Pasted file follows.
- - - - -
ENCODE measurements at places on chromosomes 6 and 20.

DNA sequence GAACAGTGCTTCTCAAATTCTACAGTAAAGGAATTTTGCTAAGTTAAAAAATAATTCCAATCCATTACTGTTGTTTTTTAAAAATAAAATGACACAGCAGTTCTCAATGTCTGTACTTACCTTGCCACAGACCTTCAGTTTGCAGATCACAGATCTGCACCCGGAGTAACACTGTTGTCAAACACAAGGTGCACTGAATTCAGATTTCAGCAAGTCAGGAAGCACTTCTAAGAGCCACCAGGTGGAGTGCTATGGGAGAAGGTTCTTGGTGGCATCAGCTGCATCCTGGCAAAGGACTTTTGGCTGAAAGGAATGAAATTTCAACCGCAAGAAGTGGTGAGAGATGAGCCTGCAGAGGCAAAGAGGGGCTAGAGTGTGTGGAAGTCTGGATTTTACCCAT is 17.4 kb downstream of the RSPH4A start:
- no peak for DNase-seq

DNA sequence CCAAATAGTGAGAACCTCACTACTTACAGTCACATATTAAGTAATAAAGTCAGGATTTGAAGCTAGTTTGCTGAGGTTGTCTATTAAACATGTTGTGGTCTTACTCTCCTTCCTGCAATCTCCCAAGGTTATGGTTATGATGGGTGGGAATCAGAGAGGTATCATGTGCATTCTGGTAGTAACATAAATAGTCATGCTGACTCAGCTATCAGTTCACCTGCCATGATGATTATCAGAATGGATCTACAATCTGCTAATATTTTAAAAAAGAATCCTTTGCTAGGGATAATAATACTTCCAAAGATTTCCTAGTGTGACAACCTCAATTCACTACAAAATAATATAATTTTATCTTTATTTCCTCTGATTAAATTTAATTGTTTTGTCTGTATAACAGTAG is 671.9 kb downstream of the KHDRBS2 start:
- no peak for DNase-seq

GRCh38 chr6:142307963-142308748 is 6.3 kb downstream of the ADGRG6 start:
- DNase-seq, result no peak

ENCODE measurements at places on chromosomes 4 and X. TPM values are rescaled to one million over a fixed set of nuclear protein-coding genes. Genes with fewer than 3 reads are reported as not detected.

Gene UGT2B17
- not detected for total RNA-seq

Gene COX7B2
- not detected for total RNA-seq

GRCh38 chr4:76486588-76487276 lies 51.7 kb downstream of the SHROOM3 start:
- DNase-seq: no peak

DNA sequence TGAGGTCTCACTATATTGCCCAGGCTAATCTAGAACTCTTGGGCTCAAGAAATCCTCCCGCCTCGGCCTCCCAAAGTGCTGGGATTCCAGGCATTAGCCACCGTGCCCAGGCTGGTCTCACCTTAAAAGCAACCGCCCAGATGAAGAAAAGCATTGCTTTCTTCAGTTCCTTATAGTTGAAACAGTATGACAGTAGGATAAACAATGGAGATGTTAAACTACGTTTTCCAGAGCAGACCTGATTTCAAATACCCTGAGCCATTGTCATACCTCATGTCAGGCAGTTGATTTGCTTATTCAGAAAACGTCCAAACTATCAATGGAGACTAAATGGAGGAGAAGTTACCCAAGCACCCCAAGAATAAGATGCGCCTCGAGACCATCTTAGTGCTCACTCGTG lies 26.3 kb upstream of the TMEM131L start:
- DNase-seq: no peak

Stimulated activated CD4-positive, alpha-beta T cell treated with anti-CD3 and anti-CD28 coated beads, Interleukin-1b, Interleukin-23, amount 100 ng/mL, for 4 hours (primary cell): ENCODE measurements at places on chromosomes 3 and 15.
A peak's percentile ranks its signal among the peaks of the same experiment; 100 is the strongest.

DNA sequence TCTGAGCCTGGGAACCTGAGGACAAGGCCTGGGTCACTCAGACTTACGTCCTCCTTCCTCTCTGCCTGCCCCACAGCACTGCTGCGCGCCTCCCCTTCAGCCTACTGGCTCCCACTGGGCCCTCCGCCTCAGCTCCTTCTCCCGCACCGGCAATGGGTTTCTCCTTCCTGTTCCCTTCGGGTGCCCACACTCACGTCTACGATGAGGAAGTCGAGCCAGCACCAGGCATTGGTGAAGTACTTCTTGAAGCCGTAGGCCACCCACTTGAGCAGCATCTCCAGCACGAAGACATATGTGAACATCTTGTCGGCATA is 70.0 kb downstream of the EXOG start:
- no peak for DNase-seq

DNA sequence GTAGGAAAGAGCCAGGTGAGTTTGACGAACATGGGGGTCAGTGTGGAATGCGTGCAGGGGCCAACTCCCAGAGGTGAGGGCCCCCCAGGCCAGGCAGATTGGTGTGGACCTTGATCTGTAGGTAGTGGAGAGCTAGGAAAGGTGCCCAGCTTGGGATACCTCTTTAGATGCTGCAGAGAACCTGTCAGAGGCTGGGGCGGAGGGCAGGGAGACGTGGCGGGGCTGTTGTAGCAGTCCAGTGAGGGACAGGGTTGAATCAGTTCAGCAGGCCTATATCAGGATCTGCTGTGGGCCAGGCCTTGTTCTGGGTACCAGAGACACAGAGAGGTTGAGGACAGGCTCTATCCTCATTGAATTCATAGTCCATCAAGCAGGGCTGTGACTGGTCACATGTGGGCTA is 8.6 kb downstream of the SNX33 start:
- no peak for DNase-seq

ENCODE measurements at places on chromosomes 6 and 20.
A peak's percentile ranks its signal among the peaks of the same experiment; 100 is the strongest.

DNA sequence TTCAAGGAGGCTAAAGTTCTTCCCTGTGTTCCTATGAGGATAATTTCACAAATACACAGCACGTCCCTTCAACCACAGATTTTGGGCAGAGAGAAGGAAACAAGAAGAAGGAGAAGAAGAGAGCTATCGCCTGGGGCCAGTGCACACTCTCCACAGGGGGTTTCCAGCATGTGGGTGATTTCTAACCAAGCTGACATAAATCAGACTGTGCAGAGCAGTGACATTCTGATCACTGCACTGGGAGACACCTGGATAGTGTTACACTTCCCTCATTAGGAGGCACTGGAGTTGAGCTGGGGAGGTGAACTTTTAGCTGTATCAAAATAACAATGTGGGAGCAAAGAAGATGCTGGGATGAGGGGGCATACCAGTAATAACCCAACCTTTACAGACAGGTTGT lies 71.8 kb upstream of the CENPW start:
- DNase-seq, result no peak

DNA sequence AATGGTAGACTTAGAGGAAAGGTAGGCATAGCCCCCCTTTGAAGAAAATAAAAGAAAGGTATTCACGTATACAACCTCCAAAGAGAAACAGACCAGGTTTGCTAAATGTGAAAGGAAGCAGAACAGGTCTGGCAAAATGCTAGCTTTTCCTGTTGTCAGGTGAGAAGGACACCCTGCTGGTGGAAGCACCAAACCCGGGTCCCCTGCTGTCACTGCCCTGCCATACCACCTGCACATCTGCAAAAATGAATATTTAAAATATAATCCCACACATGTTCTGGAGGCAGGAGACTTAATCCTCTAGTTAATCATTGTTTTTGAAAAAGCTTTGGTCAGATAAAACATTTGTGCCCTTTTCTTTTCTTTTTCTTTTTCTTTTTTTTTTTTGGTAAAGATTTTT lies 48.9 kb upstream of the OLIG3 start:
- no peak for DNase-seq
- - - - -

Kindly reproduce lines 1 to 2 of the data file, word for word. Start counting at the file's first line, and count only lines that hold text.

ENCODE measurements at places on chromosomes 6 and 20.

DNA sequence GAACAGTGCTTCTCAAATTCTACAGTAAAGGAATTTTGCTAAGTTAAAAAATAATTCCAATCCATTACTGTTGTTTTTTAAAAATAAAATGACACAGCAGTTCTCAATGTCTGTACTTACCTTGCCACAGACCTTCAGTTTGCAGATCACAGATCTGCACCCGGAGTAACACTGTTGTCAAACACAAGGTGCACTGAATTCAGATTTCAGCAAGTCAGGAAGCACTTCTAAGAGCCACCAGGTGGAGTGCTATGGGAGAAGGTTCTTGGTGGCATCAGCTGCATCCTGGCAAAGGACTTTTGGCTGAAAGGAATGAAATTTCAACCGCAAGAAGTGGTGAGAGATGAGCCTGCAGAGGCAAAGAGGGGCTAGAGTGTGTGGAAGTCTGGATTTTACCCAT is 17.4 kb downstream of the RSPH4A start: